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Troubadour

3.34  ·  Rating details ·  302 ratings  ·  45 reviews
A story of persecution and poetry, love and war set in 13th century Southern France. As crusaders sweep through the country, destroying all those who do not follow their religion, Bertrand risks his life to warn others of the invasion. As a troubadour, Bertrand can travel without suspicion from castle to castle, passing word about the coming danger. In the meantime Elinor, ...more
Hardcover, 304 pages
Published August 18th 2009 by Bloomsbury USA Childrens (first published January 1st 2009)
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Average rating 3.34  · 
Rating details
 ·  302 ratings  ·  45 reviews


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Renee
Jun 28, 2010 rated it did not like it
Shelves: ya
Ergh.


I was going to leave my review at that...A single, non-committal grunt of frustration, but I realize how useless that would be to everyone else. Clearly, I did not like the book, but why? Did my frustration stem from the book itself, or was I perhaps preoccupied with an irritating neighbor, coloring my perception of the novel?

Let me tell you....it was the book.

I am still giving Hoffman one star for this because she obviously did extensive research prior to writing Troubadour. At least half
...more
Vee_Bookish // YA Book Blogger
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📗 This is one of the most incredibly boring stories I have ever read. Essentially it’s a history lesson with a very clichéd plot that is barely mentioned due to every other paragraph over-describing the war. I do love history but I ended up skim reading the last 100 pages (didn’t miss anything important, story ended exactly how I expected).

📕 I thought that Elinor was a very spoilt character, naturally I can understand why a 13 year old girl wouldn't want to ma
...more
Mara
Nov 06, 2011 rated it really liked it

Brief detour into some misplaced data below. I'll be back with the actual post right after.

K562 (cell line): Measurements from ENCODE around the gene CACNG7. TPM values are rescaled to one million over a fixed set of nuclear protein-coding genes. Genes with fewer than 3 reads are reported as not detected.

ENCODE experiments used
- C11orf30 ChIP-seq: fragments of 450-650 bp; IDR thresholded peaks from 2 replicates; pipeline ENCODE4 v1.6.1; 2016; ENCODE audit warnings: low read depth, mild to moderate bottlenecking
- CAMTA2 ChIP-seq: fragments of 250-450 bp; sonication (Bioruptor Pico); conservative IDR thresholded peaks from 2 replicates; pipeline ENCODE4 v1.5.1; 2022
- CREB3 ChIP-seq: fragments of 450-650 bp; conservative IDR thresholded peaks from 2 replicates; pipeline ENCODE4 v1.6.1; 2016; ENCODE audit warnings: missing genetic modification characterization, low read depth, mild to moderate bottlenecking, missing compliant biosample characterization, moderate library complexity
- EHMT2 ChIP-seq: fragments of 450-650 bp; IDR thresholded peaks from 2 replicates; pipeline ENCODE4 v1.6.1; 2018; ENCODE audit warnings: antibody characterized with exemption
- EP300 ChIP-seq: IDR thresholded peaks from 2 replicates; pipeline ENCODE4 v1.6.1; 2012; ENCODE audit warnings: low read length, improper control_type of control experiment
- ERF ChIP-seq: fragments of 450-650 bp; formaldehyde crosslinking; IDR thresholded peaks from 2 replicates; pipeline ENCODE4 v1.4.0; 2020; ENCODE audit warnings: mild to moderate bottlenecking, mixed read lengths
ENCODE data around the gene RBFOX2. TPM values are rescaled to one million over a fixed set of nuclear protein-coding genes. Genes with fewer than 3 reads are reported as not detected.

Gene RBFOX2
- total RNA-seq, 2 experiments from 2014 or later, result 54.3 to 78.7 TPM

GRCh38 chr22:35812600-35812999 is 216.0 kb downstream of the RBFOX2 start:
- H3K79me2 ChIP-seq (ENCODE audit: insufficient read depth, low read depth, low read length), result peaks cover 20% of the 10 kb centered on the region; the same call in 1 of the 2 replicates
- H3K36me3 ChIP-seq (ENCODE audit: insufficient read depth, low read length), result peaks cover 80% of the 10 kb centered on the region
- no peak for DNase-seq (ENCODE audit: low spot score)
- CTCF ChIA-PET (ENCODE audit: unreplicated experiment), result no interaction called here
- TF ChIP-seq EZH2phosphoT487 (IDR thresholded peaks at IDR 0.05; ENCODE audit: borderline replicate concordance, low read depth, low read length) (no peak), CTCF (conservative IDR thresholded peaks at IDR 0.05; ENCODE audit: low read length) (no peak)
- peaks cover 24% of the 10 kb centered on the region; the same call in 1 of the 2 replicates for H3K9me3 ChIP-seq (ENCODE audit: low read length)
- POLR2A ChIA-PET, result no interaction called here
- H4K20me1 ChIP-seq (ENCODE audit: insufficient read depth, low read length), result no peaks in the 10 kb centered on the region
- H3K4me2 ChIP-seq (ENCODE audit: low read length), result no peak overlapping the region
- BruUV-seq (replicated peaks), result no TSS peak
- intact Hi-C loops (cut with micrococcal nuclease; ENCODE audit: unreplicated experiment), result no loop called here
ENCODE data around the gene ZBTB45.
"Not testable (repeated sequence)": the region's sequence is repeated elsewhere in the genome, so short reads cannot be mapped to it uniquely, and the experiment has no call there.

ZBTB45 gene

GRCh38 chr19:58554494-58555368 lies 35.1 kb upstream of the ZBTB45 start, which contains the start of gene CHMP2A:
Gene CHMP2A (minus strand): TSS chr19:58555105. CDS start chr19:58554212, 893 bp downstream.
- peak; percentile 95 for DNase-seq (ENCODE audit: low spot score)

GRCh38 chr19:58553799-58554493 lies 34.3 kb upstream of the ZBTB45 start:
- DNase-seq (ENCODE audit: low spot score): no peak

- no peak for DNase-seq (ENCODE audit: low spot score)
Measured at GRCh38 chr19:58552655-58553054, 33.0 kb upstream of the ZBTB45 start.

Cover Blurb: Like the seriousness of it - the red sky, the crumbling castle. Don't like that it stares at me, even though the girl looks how I imagine Elinor.

What I Liked: While Elinor didn't make a huge impression on me as a protagonist, she wasn't annoying, and she was a convincing tomboy. I loved the premise of the story. Here's where I had trouble:

What I Disliked: The way the story was written, it didn't give me much of an opportunity to know Elinor and Bertran. While I did get to know Bertr
...more
SJH (A Dream of Books)
I love historical fiction and reading about real-life events. 'Troubadour' is set in Southern France during the thirteenth century when the Cathars or 'True Christians' were persecuted by the Pope and burnt alive as heretics all across France. Thousands of people were killed during the period from 1209 to 1229 as the Pope promised their lands to any Northern Frenchmen who would fight in the crusade against them.

Mary Hoffman has used this as a backdrop for the book and has woven a story about a
...more
Carole
Feb 15, 2010 rated it really liked it  ·  review of another edition
The story starts in France in 1208 when one of the main characters, Bertran, a troubadour, witnesses the murder of Pierre of Castelnau, one of the Pope's representatives, who has been visiting the Count of Toulouse. He knows that this could mean trouble. not just for himself. but for all the Pope's enemies and he tries to warn other heretics (like himself) who could be in danger from the Pope's revenge by travelling to the various towns and cities of Southern France.

The other main character, Eli
...more
Karolien
Jan 03, 2014 rated it liked it
I liked The Falcon's knot very much but this book is also nice to read if you're into historical fiction.

The story is about a young lady who lives in the South of France during the middle ages. Her name is Elinor.
She is the daughter of a very wealthy landowner and his wife and the sister of a knight and other lady.

When the North of France declares war to the South, all hell breaks loose !
To spare his daughter her father arranges a marriage between her and an old and wealthy widower.

Elinor doesn'
...more
The Book Queen
Gah. I love this book SO. MUCH.
(view spoiler)
...more
Anna
Feb 11, 2017 rated it it was ok
This book was so hard to get through. Maybe I went in with the wrong expectations, but I just did not get this one. I finished it just to see what would happen to the characters, but I'm not necessarily sure it was worth it. I had no idea how any of the characters felt the entire time.

Shame, because I really loved the Stravaganza series. Perhaps it's time for a reread!
Nell Rose
Jun 02, 2020 rated it really liked it  ·  review of another edition